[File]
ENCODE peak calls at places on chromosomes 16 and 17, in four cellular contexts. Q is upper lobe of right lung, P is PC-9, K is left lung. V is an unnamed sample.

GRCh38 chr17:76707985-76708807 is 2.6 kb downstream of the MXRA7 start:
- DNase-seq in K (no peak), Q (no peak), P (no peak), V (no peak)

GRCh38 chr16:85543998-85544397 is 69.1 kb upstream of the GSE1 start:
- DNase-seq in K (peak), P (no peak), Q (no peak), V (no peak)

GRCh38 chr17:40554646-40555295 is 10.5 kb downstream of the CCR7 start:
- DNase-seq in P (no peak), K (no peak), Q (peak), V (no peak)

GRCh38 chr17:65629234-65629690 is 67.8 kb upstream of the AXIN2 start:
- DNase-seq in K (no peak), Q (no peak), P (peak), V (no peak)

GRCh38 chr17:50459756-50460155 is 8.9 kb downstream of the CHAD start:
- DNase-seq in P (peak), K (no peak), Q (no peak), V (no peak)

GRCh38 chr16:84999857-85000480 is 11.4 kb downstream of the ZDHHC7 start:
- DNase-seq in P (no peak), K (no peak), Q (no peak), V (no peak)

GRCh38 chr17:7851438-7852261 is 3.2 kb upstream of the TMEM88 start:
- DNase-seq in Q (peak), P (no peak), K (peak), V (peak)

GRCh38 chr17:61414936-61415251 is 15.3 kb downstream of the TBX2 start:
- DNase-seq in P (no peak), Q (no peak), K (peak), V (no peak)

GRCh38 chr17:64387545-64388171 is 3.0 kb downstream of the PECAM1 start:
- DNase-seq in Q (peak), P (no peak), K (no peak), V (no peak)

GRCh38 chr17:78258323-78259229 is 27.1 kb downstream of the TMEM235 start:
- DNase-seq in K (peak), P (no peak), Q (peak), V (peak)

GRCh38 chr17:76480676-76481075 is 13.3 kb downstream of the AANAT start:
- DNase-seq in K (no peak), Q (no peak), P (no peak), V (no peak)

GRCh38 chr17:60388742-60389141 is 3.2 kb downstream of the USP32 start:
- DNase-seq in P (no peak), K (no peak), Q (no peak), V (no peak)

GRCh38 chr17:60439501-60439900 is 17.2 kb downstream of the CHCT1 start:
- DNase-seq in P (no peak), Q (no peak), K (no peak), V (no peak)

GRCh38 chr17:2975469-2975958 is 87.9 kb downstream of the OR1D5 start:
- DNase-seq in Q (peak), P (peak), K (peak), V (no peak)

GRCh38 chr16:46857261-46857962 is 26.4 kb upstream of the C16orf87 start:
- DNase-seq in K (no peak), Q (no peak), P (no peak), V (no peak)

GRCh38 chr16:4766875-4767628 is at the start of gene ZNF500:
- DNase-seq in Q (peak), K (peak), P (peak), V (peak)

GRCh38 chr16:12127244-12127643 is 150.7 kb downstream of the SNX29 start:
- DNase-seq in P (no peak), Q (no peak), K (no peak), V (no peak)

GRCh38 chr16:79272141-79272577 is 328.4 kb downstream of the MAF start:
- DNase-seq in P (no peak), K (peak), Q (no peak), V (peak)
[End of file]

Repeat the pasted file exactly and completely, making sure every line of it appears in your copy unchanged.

ENCODE peak calls at places on chromosomes 16 and 17, in four cellular contexts. Q is upper lobe of right lung, P is PC-9, K is left lung. V is an unnamed sample.

GRCh38 chr17:76707985-76708807 is 2.6 kb downstream of the MXRA7 start:
- DNase-seq in K (no peak), Q (no peak), P (no peak), V (no peak)

GRCh38 chr16:85543998-85544397 is 69.1 kb upstream of the GSE1 start:
- DNase-seq in K (peak), P (no peak), Q (no peak), V (no peak)

GRCh38 chr17:40554646-40555295 is 10.5 kb downstream of the CCR7 start:
- DNase-seq in P (no peak), K (no peak), Q (peak), V (no peak)

GRCh38 chr17:65629234-65629690 is 67.8 kb upstream of the AXIN2 start:
- DNase-seq in K (no peak), Q (no peak), P (peak), V (no peak)

GRCh38 chr17:50459756-50460155 is 8.9 kb downstream of the CHAD start:
- DNase-seq in P (peak), K (no peak), Q (no peak), V (no peak)

GRCh38 chr16:84999857-85000480 is 11.4 kb downstream of the ZDHHC7 start:
- DNase-seq in P (no peak), K (no peak), Q (no peak), V (no peak)

GRCh38 chr17:7851438-7852261 is 3.2 kb upstream of the TMEM88 start:
- DNase-seq in Q (peak), P (no peak), K (peak), V (peak)

GRCh38 chr17:61414936-61415251 is 15.3 kb downstream of the TBX2 start:
- DNase-seq in P (no peak), Q (no peak), K (peak), V (no peak)

GRCh38 chr17:64387545-64388171 is 3.0 kb downstream of the PECAM1 start:
- DNase-seq in Q (peak), P (no peak), K (no peak), V (no peak)

GRCh38 chr17:78258323-78259229 is 27.1 kb downstream of the TMEM235 start:
- DNase-seq in K (peak), P (no peak), Q (peak), V (peak)

GRCh38 chr17:76480676-76481075 is 13.3 kb downstream of the AANAT start:
- DNase-seq in K (no peak), Q (no peak), P (no peak), V (no peak)

GRCh38 chr17:60388742-60389141 is 3.2 kb downstream of the USP32 start:
- DNase-seq in P (no peak), K (no peak), Q (no peak), V (no peak)

GRCh38 chr17:60439501-60439900 is 17.2 kb downstream of the CHCT1 start:
- DNase-seq in P (no peak), Q (no peak), K (no peak), V (no peak)

GRCh38 chr17:2975469-2975958 is 87.9 kb downstream of the OR1D5 start:
- DNase-seq in Q (peak), P (peak), K (peak), V (no peak)

GRCh38 chr16:46857261-46857962 is 26.4 kb upstream of the C16orf87 start:
- DNase-seq in K (no peak), Q (no peak), P (no peak), V (no peak)

GRCh38 chr16:4766875-4767628 is at the start of gene ZNF500:
- DNase-seq in Q (peak), K (peak), P (peak), V (peak)

GRCh38 chr16:12127244-12127643 is 150.7 kb downstream of the SNX29 start:
- DNase-seq in P (no peak), Q (no peak), K (no peak), V (no peak)

GRCh38 chr16:79272141-79272577 is 328.4 kb downstream of the MAF start:
- DNase-seq in P (no peak), K (peak), Q (no peak), V (peak)